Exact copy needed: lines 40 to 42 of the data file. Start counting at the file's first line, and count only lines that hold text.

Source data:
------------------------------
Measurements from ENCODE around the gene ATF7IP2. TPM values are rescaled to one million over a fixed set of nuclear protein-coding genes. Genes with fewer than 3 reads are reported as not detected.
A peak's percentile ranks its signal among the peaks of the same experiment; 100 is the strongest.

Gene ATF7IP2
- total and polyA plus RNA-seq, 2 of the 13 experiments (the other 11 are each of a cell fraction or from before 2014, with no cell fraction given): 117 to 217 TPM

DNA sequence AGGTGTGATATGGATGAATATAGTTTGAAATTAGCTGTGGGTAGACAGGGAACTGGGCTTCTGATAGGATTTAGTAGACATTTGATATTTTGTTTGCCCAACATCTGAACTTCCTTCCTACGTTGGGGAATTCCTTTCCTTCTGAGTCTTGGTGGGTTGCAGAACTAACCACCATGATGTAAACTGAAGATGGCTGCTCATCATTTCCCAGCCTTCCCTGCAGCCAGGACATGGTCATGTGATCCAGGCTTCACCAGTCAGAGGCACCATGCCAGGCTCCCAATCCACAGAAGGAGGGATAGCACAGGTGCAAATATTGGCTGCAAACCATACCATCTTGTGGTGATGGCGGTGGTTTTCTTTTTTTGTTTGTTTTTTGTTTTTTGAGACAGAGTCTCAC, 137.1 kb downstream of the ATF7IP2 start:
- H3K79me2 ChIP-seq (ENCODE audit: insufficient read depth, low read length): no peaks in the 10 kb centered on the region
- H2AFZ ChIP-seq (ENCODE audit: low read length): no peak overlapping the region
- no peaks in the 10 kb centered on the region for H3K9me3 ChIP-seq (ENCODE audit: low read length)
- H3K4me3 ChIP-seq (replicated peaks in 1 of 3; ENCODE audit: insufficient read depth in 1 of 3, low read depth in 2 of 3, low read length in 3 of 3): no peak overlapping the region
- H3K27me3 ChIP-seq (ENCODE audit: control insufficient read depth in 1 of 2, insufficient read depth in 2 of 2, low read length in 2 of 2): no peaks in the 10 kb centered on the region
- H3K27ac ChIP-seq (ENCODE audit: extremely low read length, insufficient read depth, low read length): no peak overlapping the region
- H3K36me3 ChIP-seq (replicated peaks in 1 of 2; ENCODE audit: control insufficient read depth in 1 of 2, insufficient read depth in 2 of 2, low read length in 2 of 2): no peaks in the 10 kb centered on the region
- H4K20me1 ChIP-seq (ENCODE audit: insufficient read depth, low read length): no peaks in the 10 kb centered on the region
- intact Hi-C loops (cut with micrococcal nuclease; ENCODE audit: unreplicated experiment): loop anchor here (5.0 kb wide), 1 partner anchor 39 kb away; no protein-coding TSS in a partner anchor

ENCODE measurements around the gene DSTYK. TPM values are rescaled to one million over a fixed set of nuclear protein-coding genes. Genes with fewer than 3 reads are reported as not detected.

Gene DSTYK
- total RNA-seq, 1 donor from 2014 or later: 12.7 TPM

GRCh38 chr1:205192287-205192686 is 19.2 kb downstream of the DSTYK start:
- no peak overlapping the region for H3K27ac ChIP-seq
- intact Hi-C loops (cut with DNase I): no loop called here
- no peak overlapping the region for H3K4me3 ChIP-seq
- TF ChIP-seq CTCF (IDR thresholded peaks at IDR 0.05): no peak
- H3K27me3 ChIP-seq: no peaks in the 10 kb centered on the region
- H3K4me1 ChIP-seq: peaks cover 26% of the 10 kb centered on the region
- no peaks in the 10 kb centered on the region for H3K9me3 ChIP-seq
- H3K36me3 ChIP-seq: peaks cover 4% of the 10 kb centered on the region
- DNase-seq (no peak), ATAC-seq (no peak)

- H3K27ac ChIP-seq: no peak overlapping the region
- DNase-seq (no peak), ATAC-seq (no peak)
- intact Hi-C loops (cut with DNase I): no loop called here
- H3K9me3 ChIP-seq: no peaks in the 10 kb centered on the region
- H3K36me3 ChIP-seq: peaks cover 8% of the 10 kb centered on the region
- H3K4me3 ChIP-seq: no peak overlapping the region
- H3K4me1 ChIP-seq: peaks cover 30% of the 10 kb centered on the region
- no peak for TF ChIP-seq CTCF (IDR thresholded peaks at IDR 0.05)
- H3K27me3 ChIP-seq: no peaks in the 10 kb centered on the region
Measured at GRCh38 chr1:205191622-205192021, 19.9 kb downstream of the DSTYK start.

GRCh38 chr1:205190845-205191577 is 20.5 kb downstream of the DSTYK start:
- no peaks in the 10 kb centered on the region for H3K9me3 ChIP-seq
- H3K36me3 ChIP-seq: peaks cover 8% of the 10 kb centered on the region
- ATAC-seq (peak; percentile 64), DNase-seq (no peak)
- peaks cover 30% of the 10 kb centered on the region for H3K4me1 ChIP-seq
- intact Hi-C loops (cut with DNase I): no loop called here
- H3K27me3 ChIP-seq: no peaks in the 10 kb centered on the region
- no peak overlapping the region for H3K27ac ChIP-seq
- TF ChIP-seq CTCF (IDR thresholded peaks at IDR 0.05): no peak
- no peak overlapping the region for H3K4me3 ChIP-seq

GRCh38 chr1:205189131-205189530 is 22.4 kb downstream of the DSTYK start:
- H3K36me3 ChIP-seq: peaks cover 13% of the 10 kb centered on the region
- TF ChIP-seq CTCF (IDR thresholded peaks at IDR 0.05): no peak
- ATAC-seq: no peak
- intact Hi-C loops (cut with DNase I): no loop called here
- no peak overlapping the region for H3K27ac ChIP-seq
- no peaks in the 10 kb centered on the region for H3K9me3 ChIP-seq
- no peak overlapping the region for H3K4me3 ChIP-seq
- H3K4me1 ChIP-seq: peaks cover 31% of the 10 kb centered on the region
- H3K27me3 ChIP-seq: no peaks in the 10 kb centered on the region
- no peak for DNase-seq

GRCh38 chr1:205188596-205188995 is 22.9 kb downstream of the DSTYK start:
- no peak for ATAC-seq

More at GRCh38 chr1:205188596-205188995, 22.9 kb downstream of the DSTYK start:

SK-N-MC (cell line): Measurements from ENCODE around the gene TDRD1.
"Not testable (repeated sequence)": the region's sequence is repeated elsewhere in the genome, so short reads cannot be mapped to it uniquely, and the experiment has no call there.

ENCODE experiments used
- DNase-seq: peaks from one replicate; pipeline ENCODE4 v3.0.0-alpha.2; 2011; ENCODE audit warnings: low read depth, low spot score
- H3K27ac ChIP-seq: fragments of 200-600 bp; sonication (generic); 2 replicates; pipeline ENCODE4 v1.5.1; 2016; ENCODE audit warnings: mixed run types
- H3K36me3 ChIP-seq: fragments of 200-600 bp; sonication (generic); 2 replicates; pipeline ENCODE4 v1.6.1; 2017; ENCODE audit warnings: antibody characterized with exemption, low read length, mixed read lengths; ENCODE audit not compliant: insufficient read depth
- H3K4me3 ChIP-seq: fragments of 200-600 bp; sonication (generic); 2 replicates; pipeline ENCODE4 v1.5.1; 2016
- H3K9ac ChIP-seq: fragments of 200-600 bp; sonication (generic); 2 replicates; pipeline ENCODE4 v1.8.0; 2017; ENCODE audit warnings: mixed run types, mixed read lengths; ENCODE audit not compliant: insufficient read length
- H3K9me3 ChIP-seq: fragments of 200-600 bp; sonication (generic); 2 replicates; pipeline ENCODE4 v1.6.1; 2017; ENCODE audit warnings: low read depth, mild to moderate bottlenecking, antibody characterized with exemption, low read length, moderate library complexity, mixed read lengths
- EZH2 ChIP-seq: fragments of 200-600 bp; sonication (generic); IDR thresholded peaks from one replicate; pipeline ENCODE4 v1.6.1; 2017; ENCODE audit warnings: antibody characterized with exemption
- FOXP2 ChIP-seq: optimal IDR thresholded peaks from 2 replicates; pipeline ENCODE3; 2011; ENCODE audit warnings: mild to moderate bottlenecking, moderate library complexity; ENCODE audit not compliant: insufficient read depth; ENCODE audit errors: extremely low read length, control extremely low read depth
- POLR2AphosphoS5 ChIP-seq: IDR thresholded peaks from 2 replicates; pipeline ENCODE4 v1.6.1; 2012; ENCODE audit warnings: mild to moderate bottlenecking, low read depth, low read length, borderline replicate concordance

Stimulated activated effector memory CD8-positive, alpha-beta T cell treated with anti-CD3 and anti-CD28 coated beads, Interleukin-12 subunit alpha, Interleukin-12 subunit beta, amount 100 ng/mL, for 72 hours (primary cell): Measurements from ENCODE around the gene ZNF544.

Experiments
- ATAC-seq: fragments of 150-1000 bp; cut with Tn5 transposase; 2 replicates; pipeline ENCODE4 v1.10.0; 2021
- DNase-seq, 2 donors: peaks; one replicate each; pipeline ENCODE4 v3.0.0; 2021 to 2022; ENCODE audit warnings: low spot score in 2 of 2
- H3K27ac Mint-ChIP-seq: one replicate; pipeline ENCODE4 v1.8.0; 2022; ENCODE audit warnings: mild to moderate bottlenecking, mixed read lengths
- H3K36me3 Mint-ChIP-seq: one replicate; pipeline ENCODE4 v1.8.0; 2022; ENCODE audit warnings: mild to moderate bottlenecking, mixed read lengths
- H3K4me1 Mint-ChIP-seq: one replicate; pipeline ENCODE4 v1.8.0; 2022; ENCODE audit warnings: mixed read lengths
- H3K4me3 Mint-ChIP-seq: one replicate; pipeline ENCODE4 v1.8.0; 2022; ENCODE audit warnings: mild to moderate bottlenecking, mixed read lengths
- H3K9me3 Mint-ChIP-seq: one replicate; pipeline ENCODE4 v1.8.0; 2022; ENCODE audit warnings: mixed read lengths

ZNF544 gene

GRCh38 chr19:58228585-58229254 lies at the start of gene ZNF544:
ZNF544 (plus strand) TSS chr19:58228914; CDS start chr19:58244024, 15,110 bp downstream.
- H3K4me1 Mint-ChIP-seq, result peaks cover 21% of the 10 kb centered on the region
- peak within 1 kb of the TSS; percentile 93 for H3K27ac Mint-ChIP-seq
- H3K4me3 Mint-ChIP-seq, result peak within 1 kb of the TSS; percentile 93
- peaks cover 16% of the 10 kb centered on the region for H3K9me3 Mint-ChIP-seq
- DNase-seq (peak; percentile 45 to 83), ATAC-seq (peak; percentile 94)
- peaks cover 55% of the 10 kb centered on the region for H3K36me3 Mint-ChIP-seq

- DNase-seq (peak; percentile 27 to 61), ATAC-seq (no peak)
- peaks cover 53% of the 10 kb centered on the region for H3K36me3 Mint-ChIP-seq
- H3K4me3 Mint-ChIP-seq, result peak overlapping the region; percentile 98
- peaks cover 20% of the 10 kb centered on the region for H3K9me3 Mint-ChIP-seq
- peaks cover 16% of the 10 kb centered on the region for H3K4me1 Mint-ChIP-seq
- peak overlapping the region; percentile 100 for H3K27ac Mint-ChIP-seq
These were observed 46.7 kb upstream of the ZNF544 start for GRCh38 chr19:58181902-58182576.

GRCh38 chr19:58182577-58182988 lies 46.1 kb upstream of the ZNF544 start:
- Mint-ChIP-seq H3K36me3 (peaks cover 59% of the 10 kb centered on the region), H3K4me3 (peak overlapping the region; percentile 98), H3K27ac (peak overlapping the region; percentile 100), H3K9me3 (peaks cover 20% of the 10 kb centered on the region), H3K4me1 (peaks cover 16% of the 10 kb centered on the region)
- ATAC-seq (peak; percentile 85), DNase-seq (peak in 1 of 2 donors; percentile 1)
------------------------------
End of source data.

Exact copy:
- H3K36me3 ChIP-seq: peaks cover 8% of the 10 kb centered on the region
- ATAC-seq (peak; percentile 64), DNase-seq (no peak)
- peaks cover 30% of the 10 kb centered on the region for H3K4me1 ChIP-seq